Fortunately, but not often enough, Kinsella finds a satisfying via media between these extremes, often in moments of acute social observation – such as a fragment from Part Three of ‘Hero’ where the poet ‘watched a church minister / out through the old window / trailing a soul on a leash, / indifferent as it bumped / into his flock, tangled / about their feet. Wifeless / they let him go.’ Paradoxically, perhaps, these acuities occur when the poetry is least ‘activist’ in the traditional sense. Yes, there is a moral point being made here about the unfriendliness of a congregation and its minister towards one who will not easily ‘fit’. It is hardly an ‘activist’ point though – and is probably all the more effective for not being so.
In the book’s final poem, ‘‘The Killing State’ / The Murdering State’, Kinsella for the most part abandons his West Australian wheat belt territory and addresses capital punishment in the U.S., surely an easy enough target for most Australians who haven’t officially hanged anyone since 1967. Throughout this rather shorter poem, Kinsella, among other strategies, raises some interesting points of fact. He notes, for instance, that the state of Michigan hasn’t executed anyone since 1830 and formally abolished the death penalty in 1847. Something of the uncomfortably mixed texture of The Vision of Error, however, can be felt in the lines which directly follow this revelation: ‘Not even the treasonous have burnt. / The killer murdering the murderer unkilled. Thorn in side. / Life filters through and birds fly easier. Dogs bark, cats prowl. / Language / does it tricks. Once, one was bludgeoned unravelling of pathetic fallacy. // Unwriteable, forgotten?’
In a talk on the publisher’s website, Kinsella calls the surface of such writing ‘disturbed’ but this is to put it mildly. The section starts with powerful, Whitmanian rhetoric but soon becomes, like much avant-garde and ecopoetic poetry, increasingly self-referential (‘Language / does its tricks’) and then opaque to most readers. ‘Most readers’ may know what the pathetic fallacy is but that won’t help them with ‘Once, one was bludgeoned unravelling of pathetic fallacy’. Nor will it help with establishing exactly what it is that remains ‘Unwriteable, forgotten’. Lines like these last two are not likely to discourage boorish behaviour on country roads or slow the triumphant world-wide advance of capitalism.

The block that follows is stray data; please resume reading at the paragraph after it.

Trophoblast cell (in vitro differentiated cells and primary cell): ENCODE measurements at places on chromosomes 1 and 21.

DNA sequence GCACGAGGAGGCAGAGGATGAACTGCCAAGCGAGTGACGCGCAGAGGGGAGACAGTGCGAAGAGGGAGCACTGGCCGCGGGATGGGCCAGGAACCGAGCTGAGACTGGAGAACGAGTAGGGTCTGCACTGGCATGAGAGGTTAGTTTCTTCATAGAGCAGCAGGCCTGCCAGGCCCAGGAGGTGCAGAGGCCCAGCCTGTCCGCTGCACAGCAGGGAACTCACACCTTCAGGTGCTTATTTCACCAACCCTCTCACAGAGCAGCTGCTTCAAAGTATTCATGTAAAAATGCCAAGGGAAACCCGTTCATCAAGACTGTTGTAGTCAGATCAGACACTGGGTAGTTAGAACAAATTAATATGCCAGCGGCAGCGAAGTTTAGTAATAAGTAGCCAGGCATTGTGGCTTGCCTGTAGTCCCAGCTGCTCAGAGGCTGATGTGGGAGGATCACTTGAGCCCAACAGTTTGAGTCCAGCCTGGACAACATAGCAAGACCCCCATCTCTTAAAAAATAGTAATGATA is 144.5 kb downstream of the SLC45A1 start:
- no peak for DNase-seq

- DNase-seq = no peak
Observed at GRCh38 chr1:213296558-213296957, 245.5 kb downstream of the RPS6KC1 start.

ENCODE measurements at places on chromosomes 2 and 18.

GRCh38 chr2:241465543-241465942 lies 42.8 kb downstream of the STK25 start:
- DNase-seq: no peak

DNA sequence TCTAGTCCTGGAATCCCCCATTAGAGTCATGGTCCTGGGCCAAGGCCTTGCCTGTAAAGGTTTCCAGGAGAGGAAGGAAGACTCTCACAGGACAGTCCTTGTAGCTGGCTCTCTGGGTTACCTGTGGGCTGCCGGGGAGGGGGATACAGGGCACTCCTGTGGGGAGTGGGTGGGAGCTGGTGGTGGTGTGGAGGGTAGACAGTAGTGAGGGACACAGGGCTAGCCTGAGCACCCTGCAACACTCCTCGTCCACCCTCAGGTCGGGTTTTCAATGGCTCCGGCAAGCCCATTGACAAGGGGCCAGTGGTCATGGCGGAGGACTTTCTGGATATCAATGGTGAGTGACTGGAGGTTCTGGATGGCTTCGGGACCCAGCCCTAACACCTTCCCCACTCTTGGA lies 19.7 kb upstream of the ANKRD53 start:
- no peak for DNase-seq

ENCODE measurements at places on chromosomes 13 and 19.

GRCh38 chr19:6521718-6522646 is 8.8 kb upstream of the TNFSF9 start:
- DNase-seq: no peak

The role of the ‘activist’ poet is an important but difficult one, as Kinsella’s book illustrates. The twentieth century high point in this field was probably reached by Pablo Neruda and Bertolt Brecht – even they made a misjudgement or two along the way, particularly Neruda. Their poetry did, however, ‘make something happen’ – and, significantly, was never opaque or addressed only to a smallish circle of those ‘in the know’. Until contemporary ecopoetics re-thinks its approach to these matters it is unlikely to have the ‘activist’ results its producers and proponents are apparently seeking.